Train and Retain Your Employees

Train your staff to succeed and your business will too.
Photo Credit: ATA/Lester Photography

Author: Cassie Scott

Employees are your business’s most important assets. Properly trained staff improve customer service, increase profits and productivity, and ensure peace of mind when you’re out of the office.

Plus, training your employees improves retention. When you invest time and money in employees, they feel valued and appreciated. They also feel more motivated and engaged in your business. Research shows highly engaged employees are 38 percent more likely to have above-average productivity, which helps your business run more effectively and efficiently.

Let’s review a few training tips to help your employees – and your business – succeed.

You should constantly be learning new teaching methods, sales techniques, merchandising best practices, ways to boost social media engagement or other business-boosting strategies. Photo Credit: ATA.

Provide Ongoing Education

Initial training orientations are great, but don’t stop there. Education should be an ongoing process for you and your employees. You should constantly learn new teaching methods, sales techniques, social-media strategies, merchandising best practices, and other business-boosting tools and programs. The more well-trained and well-rounded your employees, the better. They can work in the business, allowing you to work on the business. Conduct training sessions or staff meetings at least monthly to ensure continuing education’s benefits.


Create a Thorough Plan

Create a training program that achieves your business goals. Poll your employees and customers to identify areas of need, and what you want employees to learn. Do they struggle with your point-of-sales software? Are their sales skills underdeveloped? Designate yourself or someone else to be responsible for planning, implementing and evaluating a training program. If you offer a monthly training session, outline 12 training topics in your plan. Make sure the plan offers tangible, obtainable objectives for employees. Training materials should also be available for employees when they have free time or desire more information.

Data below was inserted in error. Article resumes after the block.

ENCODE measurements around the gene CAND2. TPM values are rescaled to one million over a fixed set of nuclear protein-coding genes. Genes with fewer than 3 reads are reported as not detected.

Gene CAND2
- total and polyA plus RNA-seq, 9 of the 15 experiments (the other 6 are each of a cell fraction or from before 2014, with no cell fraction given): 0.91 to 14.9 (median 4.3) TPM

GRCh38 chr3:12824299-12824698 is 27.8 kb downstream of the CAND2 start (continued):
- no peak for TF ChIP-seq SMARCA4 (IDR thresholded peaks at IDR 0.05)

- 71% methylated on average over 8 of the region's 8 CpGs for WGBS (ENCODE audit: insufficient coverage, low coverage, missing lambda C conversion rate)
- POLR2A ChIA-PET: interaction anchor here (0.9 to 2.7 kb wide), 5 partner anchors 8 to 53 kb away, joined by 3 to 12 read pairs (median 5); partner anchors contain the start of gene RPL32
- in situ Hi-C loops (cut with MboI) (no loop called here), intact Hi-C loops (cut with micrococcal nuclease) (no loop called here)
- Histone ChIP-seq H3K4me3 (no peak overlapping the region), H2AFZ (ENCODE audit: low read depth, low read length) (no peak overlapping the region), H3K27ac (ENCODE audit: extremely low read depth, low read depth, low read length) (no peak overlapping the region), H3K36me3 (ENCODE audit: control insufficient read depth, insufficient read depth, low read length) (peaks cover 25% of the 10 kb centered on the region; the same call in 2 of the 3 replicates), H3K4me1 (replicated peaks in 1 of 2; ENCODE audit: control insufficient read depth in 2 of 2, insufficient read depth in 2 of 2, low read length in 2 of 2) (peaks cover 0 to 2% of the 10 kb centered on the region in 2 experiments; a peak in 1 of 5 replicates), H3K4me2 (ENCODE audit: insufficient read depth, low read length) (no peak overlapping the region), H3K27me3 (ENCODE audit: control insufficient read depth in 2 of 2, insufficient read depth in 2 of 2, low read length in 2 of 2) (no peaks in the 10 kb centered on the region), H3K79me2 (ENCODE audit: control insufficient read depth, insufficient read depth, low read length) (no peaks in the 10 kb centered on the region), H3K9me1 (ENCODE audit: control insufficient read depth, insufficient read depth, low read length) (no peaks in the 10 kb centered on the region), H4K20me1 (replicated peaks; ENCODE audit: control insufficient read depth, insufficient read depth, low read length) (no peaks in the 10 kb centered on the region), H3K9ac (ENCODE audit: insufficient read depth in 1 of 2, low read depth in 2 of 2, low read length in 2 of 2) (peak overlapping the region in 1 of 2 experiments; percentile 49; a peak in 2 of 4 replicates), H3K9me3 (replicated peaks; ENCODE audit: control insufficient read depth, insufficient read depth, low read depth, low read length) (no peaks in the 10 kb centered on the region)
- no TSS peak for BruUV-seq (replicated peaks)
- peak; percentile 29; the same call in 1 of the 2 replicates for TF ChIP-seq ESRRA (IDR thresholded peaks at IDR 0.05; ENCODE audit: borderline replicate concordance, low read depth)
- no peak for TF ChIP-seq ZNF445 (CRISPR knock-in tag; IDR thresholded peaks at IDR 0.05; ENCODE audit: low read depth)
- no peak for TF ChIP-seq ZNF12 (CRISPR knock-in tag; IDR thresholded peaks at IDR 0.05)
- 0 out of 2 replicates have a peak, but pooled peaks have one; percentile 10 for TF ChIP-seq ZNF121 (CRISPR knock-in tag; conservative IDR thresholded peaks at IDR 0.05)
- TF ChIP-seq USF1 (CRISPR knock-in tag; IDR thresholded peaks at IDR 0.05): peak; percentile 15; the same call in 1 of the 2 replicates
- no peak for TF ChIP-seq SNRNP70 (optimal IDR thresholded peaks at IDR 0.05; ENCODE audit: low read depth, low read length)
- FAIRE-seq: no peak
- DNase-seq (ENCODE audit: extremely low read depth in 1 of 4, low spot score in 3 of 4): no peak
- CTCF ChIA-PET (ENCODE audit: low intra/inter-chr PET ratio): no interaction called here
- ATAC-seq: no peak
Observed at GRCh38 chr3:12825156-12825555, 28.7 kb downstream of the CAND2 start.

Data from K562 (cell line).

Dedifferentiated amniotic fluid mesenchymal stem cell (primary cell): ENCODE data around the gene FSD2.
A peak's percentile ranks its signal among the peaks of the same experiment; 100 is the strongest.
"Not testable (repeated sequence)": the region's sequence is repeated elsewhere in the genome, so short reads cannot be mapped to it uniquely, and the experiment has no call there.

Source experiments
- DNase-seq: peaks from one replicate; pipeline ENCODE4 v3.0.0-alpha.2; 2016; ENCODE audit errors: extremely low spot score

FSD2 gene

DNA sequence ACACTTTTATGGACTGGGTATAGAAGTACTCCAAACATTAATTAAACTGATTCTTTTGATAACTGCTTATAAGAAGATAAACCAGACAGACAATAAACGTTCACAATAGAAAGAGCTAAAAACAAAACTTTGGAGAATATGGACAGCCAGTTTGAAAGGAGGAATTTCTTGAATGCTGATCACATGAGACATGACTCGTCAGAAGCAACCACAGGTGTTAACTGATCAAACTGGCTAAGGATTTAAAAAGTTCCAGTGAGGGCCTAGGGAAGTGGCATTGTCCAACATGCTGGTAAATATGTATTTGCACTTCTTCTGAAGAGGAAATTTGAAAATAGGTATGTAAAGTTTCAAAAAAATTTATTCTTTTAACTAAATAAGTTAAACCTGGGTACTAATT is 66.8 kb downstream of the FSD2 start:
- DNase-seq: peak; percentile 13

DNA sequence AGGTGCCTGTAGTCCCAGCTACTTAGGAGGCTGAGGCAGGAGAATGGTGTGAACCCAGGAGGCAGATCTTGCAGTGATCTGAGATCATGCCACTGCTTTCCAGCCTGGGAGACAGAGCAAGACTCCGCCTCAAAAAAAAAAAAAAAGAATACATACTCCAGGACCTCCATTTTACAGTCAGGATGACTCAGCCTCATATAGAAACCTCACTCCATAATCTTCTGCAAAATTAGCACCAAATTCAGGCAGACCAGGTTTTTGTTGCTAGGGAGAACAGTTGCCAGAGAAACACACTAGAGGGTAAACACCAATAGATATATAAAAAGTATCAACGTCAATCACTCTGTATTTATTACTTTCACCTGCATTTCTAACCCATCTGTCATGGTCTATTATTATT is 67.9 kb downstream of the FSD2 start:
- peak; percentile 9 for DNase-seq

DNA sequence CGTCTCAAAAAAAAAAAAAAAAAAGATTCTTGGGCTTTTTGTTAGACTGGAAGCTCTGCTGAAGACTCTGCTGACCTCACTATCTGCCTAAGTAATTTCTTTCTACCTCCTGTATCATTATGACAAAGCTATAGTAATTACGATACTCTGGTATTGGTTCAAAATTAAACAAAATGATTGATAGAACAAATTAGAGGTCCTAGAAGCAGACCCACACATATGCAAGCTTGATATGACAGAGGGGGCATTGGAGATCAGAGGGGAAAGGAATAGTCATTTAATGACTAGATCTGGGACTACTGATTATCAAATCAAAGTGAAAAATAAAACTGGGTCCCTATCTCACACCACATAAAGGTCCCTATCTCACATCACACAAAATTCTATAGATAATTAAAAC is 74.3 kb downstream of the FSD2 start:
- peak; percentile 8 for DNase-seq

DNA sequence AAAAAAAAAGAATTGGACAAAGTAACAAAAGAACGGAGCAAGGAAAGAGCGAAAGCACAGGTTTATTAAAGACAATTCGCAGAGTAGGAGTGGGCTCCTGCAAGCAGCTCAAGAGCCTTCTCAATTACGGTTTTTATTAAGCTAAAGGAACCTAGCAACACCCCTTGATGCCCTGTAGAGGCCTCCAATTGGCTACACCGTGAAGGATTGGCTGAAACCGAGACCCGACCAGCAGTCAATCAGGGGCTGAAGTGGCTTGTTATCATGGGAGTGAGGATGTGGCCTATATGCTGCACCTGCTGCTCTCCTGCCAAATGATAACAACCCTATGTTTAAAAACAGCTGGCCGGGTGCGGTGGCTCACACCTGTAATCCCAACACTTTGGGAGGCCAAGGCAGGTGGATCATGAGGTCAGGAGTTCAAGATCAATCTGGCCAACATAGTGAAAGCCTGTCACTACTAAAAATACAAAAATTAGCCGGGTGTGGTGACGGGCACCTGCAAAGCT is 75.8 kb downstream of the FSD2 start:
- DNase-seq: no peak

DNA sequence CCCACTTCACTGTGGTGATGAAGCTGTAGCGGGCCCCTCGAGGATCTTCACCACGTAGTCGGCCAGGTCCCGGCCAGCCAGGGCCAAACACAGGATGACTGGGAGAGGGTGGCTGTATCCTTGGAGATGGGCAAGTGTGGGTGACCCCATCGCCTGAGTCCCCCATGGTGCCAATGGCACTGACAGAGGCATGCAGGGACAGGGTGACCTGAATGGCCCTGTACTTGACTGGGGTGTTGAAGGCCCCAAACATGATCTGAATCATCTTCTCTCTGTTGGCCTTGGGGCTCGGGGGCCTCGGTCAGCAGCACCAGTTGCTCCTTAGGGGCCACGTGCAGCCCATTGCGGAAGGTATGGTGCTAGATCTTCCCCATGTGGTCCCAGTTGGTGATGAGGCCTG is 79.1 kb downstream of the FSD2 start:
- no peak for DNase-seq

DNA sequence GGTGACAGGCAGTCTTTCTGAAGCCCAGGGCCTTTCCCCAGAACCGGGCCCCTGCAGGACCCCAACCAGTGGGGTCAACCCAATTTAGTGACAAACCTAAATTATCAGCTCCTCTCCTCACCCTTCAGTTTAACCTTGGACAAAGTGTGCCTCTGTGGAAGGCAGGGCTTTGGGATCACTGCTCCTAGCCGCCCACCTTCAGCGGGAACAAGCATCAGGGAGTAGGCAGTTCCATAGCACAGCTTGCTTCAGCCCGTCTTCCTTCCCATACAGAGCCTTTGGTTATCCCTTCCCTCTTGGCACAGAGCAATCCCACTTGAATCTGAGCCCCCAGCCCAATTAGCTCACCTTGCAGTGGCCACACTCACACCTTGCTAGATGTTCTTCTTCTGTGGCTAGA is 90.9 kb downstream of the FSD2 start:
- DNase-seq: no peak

Having certified instructors can add credibility to your business, boost your store’s marketing value, and provide your staff with valuable skills and knowledge to better assist customers. Photo Credit: Shannon Rikard.

Consider Certifications

If you teach archery classes, staff them with certified instructors. They add credibility to your business, boost your store’s marketing value, and provide staff valuable skills and knowledge to better assist customers. The ATA offers USA Archery Level 1, USA Archery Level 2 and Scholastic 3-D Archery instructor certifications at the annual ATA Trade Show. You can also visit the USA Archery website to find a nearby certification course.

Don’t stop there. Can you and your staff handle health and other emergencies? The Occupational Safety and Health Administration suggests 10 to 15 percent of your staff know CPR and first aid so they can help during disasters or emergencies until first-responders take over. That knowledge is crucial during outdoor events where archers can suffer dehydration and heat exhaustion. Find a CPR/first-aid training class nearby on the American Red Cross website.


Offer Online and In-Person Training

According to an InterCall survey, 50 percent of employees believe in-person training helps them retain information. However, 48 percent of respondents said they still like reviewing content later. Offering online and in-person training gives employees two ways to learn, helping them understand and retain information.

It is suggested for businesses to use their highly-skilled employees to train other employees. Ask these employees to pass on their skills and knowledge to others. Photo Credit: ATA/Lester Photography.

Encourage Shared Expertise

In a Forbes article, writer Mike Kappel suggests businesses use highly skilled employees to train other employees. You can even organize group discussions so all employees learn from each other by exploring what works and what doesn’t. If the discussion starts slowly, be a role model by sharing your experiences, or lead the conversation by asking open-ended questions.

If you need help brainstorming training ideas or creating a training program, visit the Business Getaway website, which offers excellent information. You can also network with your peers on ATA Connect, an online discussion community created exclusively for ATA members. ATA Connect helps you work with your peers to find business-boosting ideas that benefit the industry. ATA Connect tackles MAP policies, buying patterns, and setting appropriate service charges, to name a few helpful topics.

The ATA’s Retail Growth Initiative also offers resources for developing well-rounded employees. Contact Kurt Smith, ATA’s senior manager of retail programs, at to request RGI resources or more information.

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